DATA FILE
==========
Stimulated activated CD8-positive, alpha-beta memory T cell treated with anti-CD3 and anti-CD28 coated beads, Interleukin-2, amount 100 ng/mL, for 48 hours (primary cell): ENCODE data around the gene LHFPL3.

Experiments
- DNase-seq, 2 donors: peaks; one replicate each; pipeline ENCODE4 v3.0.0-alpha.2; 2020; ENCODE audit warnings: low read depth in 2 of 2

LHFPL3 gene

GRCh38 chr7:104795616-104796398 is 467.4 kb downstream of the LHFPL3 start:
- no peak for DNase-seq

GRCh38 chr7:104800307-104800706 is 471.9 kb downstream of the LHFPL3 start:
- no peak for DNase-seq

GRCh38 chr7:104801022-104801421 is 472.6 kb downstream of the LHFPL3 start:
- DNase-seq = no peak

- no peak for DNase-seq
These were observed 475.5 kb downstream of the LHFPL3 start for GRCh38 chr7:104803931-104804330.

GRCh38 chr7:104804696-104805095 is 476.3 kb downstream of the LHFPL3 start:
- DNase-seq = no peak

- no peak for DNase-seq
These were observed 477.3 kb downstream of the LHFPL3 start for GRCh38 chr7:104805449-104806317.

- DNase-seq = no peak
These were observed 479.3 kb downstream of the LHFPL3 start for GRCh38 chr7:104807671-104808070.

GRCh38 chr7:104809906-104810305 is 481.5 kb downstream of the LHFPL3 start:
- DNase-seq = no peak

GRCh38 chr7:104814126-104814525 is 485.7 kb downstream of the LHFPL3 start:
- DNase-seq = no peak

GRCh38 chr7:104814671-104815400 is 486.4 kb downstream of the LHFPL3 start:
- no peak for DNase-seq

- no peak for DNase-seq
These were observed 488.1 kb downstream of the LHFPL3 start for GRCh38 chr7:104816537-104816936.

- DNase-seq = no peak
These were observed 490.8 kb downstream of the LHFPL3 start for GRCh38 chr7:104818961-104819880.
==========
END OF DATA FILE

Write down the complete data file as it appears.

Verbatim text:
Stimulated activated CD8-positive, alpha-beta memory T cell treated with anti-CD3 and anti-CD28 coated beads, Interleukin-2, amount 100 ng/mL, for 48 hours (primary cell): ENCODE data around the gene LHFPL3.

Experiments
- DNase-seq, 2 donors: peaks; one replicate each; pipeline ENCODE4 v3.0.0-alpha.2; 2020; ENCODE audit warnings: low read depth in 2 of 2

LHFPL3 gene

GRCh38 chr7:104795616-104796398 is 467.4 kb downstream of the LHFPL3 start:
- no peak for DNase-seq

GRCh38 chr7:104800307-104800706 is 471.9 kb downstream of the LHFPL3 start:
- no peak for DNase-seq

GRCh38 chr7:104801022-104801421 is 472.6 kb downstream of the LHFPL3 start:
- DNase-seq = no peak

- no peak for DNase-seq
These were observed 475.5 kb downstream of the LHFPL3 start for GRCh38 chr7:104803931-104804330.

GRCh38 chr7:104804696-104805095 is 476.3 kb downstream of the LHFPL3 start:
- DNase-seq = no peak

- no peak for DNase-seq
These were observed 477.3 kb downstream of the LHFPL3 start for GRCh38 chr7:104805449-104806317.

- DNase-seq = no peak
These were observed 479.3 kb downstream of the LHFPL3 start for GRCh38 chr7:104807671-104808070.

GRCh38 chr7:104809906-104810305 is 481.5 kb downstream of the LHFPL3 start:
- DNase-seq = no peak

GRCh38 chr7:104814126-104814525 is 485.7 kb downstream of the LHFPL3 start:
- DNase-seq = no peak

GRCh38 chr7:104814671-104815400 is 486.4 kb downstream of the LHFPL3 start:
- no peak for DNase-seq

- no peak for DNase-seq
These were observed 488.1 kb downstream of the LHFPL3 start for GRCh38 chr7:104816537-104816936.

- DNase-seq = no peak
These were observed 490.8 kb downstream of the LHFPL3 start for GRCh38 chr7:104818961-104819880.